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Vedic Hymns, Part II (SBE46), by Hermann Oldenberg [1897], at

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1. Increase Gâtavedas by your sacrifice 1, worship Agni for ever with your offering and your prayer 2—him who has been kindled, the receiver of good offerings, the solar hero, the heavenly Hotri, the charioteer 3 in our settlements 4.

2. For thee Nights and Dawns have been lowing, O Agni, as milch-cows in the folds for their calf 1. A steward 2, as it were, of Heaven, thou shinest on the human tribes, O bountiful one, on continuous nights 3.

3. The gods have set him to work, as a steward 1 of Heaven and Earth, endowed with wonderful power, at the bottom of the air: Agni who is well known like a chariot 2, brightly shining, deserving of praise like Mitra (or, like a friend) in (human) dwellings.

4. They have established him who grows in the air, in his house, the serpent 1 with beautiful splendour like gold 2, the winged (son?) of Prisni 3 who lights up with his eyes both tribes (of gods and of men), like a guardian of the way (?) 4.

5. May he, the Hotri, encompass the whole sacrifice. Men strive towards him with offerings and prayer. (Agni) with golden jaws 1, hurrying around in the growing (plants) 2, lighted up the two worlds like the Sky with the stars.

6. Thus mayst thou, being brightly kindled for our welfare or being exhausted (?) 1, shine upon us with thy wealth. Carry hither to us the two

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worlds for the sake of happiness, Agni, O god, that they may eagerly partake 2 of the offering of the man (or, of Manus).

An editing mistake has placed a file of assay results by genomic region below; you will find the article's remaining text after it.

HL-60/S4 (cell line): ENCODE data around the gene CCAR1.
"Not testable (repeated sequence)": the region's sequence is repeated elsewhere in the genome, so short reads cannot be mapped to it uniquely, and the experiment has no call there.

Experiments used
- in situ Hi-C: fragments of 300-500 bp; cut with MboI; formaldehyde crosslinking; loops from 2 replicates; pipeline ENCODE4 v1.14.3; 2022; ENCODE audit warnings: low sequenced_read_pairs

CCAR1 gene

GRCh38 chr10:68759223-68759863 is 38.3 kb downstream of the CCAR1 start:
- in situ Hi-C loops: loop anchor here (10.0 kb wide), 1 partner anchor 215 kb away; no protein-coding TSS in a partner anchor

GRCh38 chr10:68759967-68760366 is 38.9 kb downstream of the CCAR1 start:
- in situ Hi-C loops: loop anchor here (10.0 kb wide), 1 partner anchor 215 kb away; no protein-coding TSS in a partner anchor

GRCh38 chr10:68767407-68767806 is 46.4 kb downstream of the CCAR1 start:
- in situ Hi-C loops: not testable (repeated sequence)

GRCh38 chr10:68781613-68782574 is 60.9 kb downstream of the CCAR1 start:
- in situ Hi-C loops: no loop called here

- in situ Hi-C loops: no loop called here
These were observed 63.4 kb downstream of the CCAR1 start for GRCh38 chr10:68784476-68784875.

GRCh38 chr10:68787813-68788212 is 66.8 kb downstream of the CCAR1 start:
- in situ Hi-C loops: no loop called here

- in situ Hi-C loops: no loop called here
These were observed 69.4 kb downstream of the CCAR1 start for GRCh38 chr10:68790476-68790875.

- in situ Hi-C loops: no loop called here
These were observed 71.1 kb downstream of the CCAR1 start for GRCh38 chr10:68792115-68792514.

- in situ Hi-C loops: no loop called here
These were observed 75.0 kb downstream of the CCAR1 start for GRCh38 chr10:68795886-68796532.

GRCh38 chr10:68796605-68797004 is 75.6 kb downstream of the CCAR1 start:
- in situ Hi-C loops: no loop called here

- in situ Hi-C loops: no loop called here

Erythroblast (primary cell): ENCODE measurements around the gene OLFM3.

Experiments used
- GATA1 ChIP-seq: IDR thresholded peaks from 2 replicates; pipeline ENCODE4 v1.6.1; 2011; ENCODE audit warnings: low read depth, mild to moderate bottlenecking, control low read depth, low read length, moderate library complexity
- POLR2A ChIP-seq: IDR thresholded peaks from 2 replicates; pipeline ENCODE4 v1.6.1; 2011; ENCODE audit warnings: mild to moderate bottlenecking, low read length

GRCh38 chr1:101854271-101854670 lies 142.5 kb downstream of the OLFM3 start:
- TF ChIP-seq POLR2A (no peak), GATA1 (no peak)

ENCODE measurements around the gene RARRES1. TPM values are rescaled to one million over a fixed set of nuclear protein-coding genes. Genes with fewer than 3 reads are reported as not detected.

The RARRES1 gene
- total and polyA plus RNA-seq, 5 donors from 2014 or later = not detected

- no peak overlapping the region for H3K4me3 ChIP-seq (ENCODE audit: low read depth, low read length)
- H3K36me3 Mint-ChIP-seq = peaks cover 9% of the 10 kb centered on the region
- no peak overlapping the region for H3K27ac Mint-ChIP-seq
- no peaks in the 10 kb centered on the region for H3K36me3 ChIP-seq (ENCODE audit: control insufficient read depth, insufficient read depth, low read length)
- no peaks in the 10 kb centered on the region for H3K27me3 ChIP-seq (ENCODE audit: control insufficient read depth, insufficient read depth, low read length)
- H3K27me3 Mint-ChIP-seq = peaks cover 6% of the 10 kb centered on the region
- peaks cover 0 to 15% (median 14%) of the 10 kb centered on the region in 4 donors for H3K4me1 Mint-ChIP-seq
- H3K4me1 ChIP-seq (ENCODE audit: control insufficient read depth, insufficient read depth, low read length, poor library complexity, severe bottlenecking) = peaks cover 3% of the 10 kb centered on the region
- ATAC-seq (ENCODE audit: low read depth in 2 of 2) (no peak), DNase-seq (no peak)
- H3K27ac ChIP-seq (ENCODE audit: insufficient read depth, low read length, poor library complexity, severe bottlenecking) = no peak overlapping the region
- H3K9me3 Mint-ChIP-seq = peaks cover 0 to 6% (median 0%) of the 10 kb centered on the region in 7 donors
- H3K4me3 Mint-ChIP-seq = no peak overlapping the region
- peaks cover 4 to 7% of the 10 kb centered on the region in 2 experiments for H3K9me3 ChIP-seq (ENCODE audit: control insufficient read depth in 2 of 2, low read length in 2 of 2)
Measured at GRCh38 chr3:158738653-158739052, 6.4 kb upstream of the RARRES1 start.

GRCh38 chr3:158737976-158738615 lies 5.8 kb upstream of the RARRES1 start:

7. Give us, Agni, mighty, give us thousandfold (gifts). Open strength for us like a door 1 for the sake of glory. Make Heaven and Earth inclined towards us through (our) spell. Make the Dawns shine like the brilliant Sun.

8. Being kindled after dawns and nights may he shine with his red light like the sun, Agni, being a good sacrificer with the help of the offerings of man (or, of Manus) 1, the king of the clans, and the welcome guest of Âyu.

9. Thus, O Agni, ancient one, our human prayer has prospered among the immortals who dwell in the great heaven. May the cow 1 when milked, yield 2 freely to the singer in our settlements hundredfold (wealth) of all kinds.

10. May we, O Agni, (attain) bliss in valiant men by our racers, or may we shine over (all) people by our sacred spells. May our unconquerable lustre beam on high like the sun over the fivefold dwellings (of the five peoples).

11. Be thou, O mighty one, worthy of praise among us, (thou) from whom the well-born, liberal (lords) have sought nourishment 1, unto whom the strong ones, O Agni, go for sacrifice, who shinest in thy abode among (the worshipper's) own kith.

12. May we both, O Gâtavedas, the praisers and the liberal (lords), be in thy protection, O Agni. Help us to good, resplendent, abundant wealth which is accompanied by offspring, by good progeny.

13 = II, 1, 16.

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The same Rishi and metre.—Verse 7 = TS. II, 2, 12, 6; MS. IV, 12, 2.

Verse 1.